Pit bull that attacked shelter worker had bitten before

Mike Martindale
The Detroit News

Pontiac — A pit bull mix that attacked a worker at the Oakland County Animal Control Shelter last month, leading a staff member to shoot the dog, was a known “biter” that two months earlier had attacked two children, a woman and another animal control employee all within 24 hours.

No one is certain what went wrong with “Roscoe,” a 3-year-old dog that had been raised as a puppy by three of the people he attacked. The dog was euthanized after the Dec. 12 attack on the shelter worker.

Footage released shows the Dec. 12 incident at the Oakland County Animal Shelter where a three-year-old pit bull bit a worker.

Oakland County animal control officials are trying to use the incident as a teachable moment to instruct the public about dangers involving  pets and make changes at the shelter to keep workers safe.

“We have taken steps to make sure something like this never happens here again,” said Bob Gatt, manager of the animal shelter, during a press conference Friday.

The trouble with Roscoe began Oct. 16 when Troy police responded to a 911 call reporting that a dog had bitten three family members, including two children.

Their mother, who was among those attacked, drove herself to the hospital for treatment of bites and the children were transported by ambulance.

Roscoe was snared and taken to the county animal shelter for a 10-day quarantine period. But the next day, as a shelter officer tried to remove the dog's leash, Roscoe bit him on the back and leg.

Animal control officers told Roscoe’s owner he was a threat to children and should be turned over to the shelter to be euthanized.

The dog’s owner told investigators Roscoe had been aggressive in the past and bitten family members and other people. He said he was no longer certain he wanted the animal in his home but declined to turn ownership over to the animal shelter.

In one police report, the dog's female owner said she was unsure of why Roscoe reacted as he had and suggested she might have been talking too loudly on the phone. When she attempted to calm him down, he bit her, and when the children attempted to grab his legs, he bit them.

Investigators determined the pit bull had appropriate shelter and food, a large yard to play in and an attentive and carrying family.

The county had petitioned in court to take ownership of Roscoe, but a hearing date in November was postponed until Dec. 16. 

Four days before the rescheduled hearing, Roscoe bit again.

This time, the dog jumped against a cage door that may not have been properly secured and got out. A shelter worker from the Oakland County Jail tried to get Roscoe back into the cage but could not.

A supervisor, Shelley Grey, yelled at the worker to leave the quarantine area because of the bite risk.

Grey, 52, a 25-year veteran of animal control and care, attempted to approach Roscoe with a leash and was attacked. The dog bit her in the leg and knocked her to the ground, gripping her right arm in his mouth.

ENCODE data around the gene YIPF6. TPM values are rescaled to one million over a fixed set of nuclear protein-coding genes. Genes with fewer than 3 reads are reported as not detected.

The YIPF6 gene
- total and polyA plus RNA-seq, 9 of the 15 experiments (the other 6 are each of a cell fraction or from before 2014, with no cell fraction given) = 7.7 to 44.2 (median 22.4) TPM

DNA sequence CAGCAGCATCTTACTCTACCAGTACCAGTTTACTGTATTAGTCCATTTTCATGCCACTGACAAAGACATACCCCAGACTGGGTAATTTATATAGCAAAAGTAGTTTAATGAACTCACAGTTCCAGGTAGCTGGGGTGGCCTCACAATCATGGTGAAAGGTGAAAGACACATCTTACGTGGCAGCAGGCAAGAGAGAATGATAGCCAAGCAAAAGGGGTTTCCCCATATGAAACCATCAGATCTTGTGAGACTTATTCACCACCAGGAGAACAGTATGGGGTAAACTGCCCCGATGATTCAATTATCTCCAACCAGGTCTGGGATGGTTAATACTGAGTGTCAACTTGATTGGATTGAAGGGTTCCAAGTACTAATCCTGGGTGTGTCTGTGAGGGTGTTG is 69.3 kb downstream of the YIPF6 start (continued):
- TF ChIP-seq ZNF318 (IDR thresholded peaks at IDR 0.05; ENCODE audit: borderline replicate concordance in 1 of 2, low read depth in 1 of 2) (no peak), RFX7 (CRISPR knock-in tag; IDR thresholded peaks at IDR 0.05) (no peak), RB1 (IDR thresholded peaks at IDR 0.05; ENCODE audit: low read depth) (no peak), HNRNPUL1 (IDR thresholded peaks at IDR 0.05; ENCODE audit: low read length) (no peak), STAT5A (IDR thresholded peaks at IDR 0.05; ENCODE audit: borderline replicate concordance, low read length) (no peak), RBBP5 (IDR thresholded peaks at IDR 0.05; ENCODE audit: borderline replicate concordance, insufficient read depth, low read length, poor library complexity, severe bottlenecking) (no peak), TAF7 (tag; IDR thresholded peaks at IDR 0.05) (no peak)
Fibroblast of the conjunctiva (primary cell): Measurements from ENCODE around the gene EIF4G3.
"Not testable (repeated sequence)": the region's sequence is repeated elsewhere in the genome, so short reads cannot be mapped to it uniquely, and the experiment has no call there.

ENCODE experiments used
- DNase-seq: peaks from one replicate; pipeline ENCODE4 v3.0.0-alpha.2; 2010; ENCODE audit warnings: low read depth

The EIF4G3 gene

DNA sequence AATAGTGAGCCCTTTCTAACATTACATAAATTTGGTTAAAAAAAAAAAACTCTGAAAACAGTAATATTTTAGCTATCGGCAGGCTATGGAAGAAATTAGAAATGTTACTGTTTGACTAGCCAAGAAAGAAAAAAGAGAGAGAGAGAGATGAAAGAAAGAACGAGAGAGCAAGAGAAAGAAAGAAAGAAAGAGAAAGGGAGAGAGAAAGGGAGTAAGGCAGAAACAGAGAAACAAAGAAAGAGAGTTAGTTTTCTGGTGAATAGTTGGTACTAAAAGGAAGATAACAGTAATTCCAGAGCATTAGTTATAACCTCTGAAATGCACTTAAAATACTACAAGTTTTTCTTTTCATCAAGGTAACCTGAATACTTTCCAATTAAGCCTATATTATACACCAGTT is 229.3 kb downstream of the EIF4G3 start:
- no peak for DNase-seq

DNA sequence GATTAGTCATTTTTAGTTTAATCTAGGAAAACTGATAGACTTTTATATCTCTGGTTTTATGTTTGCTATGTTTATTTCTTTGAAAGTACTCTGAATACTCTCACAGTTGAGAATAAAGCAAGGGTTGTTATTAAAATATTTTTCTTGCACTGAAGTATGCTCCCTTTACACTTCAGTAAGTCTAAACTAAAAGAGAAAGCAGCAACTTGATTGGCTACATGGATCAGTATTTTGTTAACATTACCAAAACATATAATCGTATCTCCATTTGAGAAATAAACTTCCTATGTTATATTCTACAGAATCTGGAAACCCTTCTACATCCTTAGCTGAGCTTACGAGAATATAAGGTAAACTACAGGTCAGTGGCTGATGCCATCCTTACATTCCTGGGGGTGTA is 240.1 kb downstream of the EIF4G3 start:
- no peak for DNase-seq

When two other animal control officers were unable to break Roscoe's grip on her arm, Grey yelled, “Shoot the dog!” An animal control officer pulled out a pistol and shot the dog in the head.

Gatt said Grey later said she had looked at Roscoe’s eyes and “was in fear for her life.” 

Roscoe, shot in the head, slumped to the floor, while two shelter workers helped Grey to a nearby secured office for first aid and to call an ambulance.

At one point, Grey, who had also been bitten in the side of her stomach, asked a worker to retrieve her shoes, which had fallen off during the attack.

The worker found Roscoe had stumbled to his feet inside the quarantine area and was in obvious pain, so he shot the dog in the head again.

Because of the head wounds, tests for rabies could not be done on the dog, officials said.

Grey suffered a broken left finger that required surgery and muscular damage to her right forearm that also required surgery.

Gatt said officials have implemented enhanced safety procedures and installed new equipment in the shelter to assure there is no repeat of the incident.

All quarantine cages now have double locks on them. Only shelter staff and other workers with safety orientation procedures will be allowed in the quarantine sections. All workers will wear audible alert devices on their clothing when entering the quarantine areas and carry a leash with them.

Gatt said the shelter, which handles more than 4,000 animals a year, had not previously had an attack that required one to be put down.

He also said the incident had nothing to do with the pit bull breed and that several such dogs at the shelter would be good pets to consider for adoption.

But he advised all owners to monitor their pets for aggressive behavior and call the shelter if they have concerns. Signs of aggression in dogs include snarling, raised hackles on their back, a lowered tail, and ears that are back.

“I’m happy to report Shelley is home now and doing well,” said Gatt. “We will make sure nothing like this happens again.”


(248) 338-0319